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Personent Hodie

Date: Fri, 07 Nov 1997 22:19:27 +0300
From: Jaakko Mantyjarvi
Subject: Re: Personent Hodie

Dr. Thomas Bookhout wrote:
> We will be performing the 14th century chant "Personent Hodie" for our
> holiday concert this year. The Carols for Choirs book (Oxford) we are
> using has a rhyming, loose translation of the text that will not be
> adequate for our program. Jeffers does not have it. Any time I try to
> use a Latin dictionary to come up with translations I come with really
> odd and creative texts that do not seem very informed! Can anyone lend
> me a hand or direct me to real translation?

If that is the same translation as in the Oxford Book of Carols, I agree
it is a bit tacky. This is as verbatim as I can make it:

Personent hodie voces puerulae
Today the voices of young boys ring out,

laudantes jucundae
praising the joy

qui nobis est natus, summo Deo datus,
that is born unto us, given from the highest God,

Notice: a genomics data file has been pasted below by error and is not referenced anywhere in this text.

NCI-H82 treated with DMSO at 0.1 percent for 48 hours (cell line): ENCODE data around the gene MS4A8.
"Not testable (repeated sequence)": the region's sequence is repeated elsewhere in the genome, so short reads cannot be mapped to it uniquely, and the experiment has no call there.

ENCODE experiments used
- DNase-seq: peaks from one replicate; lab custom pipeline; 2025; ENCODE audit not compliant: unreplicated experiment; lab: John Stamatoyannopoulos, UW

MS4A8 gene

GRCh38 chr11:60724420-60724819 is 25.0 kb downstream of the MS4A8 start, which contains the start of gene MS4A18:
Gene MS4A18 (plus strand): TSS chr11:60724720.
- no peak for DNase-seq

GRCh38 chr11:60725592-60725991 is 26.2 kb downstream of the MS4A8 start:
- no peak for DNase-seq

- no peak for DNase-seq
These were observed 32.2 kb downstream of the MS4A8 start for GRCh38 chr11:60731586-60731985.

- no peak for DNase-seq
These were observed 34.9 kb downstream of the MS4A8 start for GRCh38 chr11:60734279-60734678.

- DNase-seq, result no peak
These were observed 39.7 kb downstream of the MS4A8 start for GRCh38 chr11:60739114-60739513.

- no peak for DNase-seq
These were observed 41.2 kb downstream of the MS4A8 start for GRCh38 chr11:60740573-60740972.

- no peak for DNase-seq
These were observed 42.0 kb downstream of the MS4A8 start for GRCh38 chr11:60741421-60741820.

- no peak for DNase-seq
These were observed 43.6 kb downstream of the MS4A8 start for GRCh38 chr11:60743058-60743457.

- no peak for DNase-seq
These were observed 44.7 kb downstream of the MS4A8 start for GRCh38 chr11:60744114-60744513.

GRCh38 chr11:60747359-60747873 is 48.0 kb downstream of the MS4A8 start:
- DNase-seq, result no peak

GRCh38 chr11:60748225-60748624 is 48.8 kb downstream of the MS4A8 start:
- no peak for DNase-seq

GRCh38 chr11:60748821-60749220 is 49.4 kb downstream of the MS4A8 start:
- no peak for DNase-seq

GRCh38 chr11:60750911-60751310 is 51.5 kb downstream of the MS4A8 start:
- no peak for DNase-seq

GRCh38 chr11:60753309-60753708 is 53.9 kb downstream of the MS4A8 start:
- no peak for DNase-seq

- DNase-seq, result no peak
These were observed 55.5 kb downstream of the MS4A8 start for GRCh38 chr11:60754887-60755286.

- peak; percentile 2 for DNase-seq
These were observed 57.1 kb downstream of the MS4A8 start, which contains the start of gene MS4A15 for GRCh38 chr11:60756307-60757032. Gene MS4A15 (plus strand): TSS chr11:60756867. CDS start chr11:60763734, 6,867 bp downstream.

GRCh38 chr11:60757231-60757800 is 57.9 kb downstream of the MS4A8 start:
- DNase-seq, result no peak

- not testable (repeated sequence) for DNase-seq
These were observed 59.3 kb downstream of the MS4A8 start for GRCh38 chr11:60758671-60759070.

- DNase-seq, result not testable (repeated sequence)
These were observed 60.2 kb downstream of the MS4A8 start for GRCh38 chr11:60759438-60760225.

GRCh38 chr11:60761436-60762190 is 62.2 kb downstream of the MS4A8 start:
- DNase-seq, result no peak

et de virgineo ventre procreatus.
and created from the womb of the Virgin.

In mundo nascitur, pannis involvitur,
He was born into the world and wrapped in clothes,

praesepi ponitur
put into a manger

stabulo brutorum, rector super norum.
in a stable of animals, our master.

Perdidit spolia princeps infernorum.
The prince thwarted the intrigues of hell.

[It would be so nice to say "The wiles of the Prince of Darkness were
thwarted", but unfortunately that would have to be "Perdidit spolia
principis infernorum".]

Magi tres venerunt, parvulum inquirunt,
Three wise men came asking after the child,

parvulum inquirunt
asking after the child,

stellulam sequendo, ipsum adorando,
following the star, adoring the same [=the child]

aurum, thus et myrrham ei offerendo.
offering him gold, incense and myrrh.

Omnes clericuli pariter pueri
Let all clerics along with [equal to?] the boys

cantent ut angeli:
sing like the angels:

advenisti mundo, laudes tibi fundo.
thou didst come into the world, praises I lavish to thee.

Ideo gloria in excelsis Deo.
Likewise glory to God in the highest.

I am not an accomplished Latin scholar by any means, so if anyone
disagrees with anything in the above, please say so. BTW, I would not
describe this piece as a 'chant' since it is a song with a clear metre.
It could in fact be described as belonging to the 'popular music' of its

Hope this helps.

Jaakko Mantyjarvi
Helsinki, Finland

Date: Mon, 17 Nov 1997 15:44:55 -0400
From: Jonathan Wiener
Subject: Re: Personent Hodie

Jaakko Mantyjarvi wrote:

> [...] laudantes jucundae

praising joyfully

> [...] rector super norum.

"supernorum" should be one word, "of the supernal beings"